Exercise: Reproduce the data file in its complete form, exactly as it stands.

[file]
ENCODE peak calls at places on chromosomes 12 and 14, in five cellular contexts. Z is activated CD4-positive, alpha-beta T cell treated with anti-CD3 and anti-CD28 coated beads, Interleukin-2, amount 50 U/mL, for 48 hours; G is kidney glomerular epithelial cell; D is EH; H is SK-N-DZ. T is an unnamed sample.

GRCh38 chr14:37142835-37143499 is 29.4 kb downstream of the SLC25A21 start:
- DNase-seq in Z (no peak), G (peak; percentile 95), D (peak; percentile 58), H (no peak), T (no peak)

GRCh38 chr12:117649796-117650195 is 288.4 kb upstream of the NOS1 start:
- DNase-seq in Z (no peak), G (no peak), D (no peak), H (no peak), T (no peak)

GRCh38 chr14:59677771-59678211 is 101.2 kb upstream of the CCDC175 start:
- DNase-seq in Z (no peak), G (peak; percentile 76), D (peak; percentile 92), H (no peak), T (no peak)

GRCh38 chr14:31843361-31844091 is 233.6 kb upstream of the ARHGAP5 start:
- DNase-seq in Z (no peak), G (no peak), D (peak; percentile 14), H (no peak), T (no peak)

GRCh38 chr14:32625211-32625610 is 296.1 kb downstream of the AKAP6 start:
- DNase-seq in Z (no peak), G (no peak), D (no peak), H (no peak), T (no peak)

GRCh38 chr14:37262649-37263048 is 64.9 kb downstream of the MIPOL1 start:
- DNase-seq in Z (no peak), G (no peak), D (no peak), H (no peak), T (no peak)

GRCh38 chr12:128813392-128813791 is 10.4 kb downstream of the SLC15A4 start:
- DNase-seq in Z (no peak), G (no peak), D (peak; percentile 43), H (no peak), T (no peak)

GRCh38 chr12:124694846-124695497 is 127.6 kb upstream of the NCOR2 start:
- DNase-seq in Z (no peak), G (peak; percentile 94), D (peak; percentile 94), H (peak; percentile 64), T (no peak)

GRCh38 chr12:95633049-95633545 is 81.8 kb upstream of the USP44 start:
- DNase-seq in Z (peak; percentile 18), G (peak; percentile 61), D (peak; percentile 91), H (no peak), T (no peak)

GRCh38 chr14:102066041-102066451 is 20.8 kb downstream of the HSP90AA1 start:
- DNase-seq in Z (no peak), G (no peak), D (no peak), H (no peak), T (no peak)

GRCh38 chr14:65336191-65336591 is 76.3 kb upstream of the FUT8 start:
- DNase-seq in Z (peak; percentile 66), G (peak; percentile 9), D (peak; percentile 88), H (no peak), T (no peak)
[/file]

ENCODE peak calls at places on chromosomes 12 and 14, in five cellular contexts. Z is activated CD4-positive, alpha-beta T cell treated with anti-CD3 and anti-CD28 coated beads, Interleukin-2, amount 50 U/mL, for 48 hours; G is kidney glomerular epithelial cell; D is EH; H is SK-N-DZ. T is an unnamed sample.

GRCh38 chr14:37142835-37143499 is 29.4 kb downstream of the SLC25A21 start:
- DNase-seq in Z (no peak), G (peak; percentile 95), D (peak; percentile 58), H (no peak), T (no peak)

GRCh38 chr12:117649796-117650195 is 288.4 kb upstream of the NOS1 start:
- DNase-seq in Z (no peak), G (no peak), D (no peak), H (no peak), T (no peak)

GRCh38 chr14:59677771-59678211 is 101.2 kb upstream of the CCDC175 start:
- DNase-seq in Z (no peak), G (peak; percentile 76), D (peak; percentile 92), H (no peak), T (no peak)

GRCh38 chr14:31843361-31844091 is 233.6 kb upstream of the ARHGAP5 start:
- DNase-seq in Z (no peak), G (no peak), D (peak; percentile 14), H (no peak), T (no peak)

GRCh38 chr14:32625211-32625610 is 296.1 kb downstream of the AKAP6 start:
- DNase-seq in Z (no peak), G (no peak), D (no peak), H (no peak), T (no peak)

GRCh38 chr14:37262649-37263048 is 64.9 kb downstream of the MIPOL1 start:
- DNase-seq in Z (no peak), G (no peak), D (no peak), H (no peak), T (no peak)

GRCh38 chr12:128813392-128813791 is 10.4 kb downstream of the SLC15A4 start:
- DNase-seq in Z (no peak), G (no peak), D (peak; percentile 43), H (no peak), T (no peak)

GRCh38 chr12:124694846-124695497 is 127.6 kb upstream of the NCOR2 start:
- DNase-seq in Z (no peak), G (peak; percentile 94), D (peak; percentile 94), H (peak; percentile 64), T (no peak)

GRCh38 chr12:95633049-95633545 is 81.8 kb upstream of the USP44 start:
- DNase-seq in Z (peak; percentile 18), G (peak; percentile 61), D (peak; percentile 91), H (no peak), T (no peak)

GRCh38 chr14:102066041-102066451 is 20.8 kb downstream of the HSP90AA1 start:
- DNase-seq in Z (no peak), G (no peak), D (no peak), H (no peak), T (no peak)

GRCh38 chr14:65336191-65336591 is 76.3 kb upstream of the FUT8 start:
- DNase-seq in Z (peak; percentile 66), G (peak; percentile 9), D (peak; percentile 88), H (no peak), T (no peak)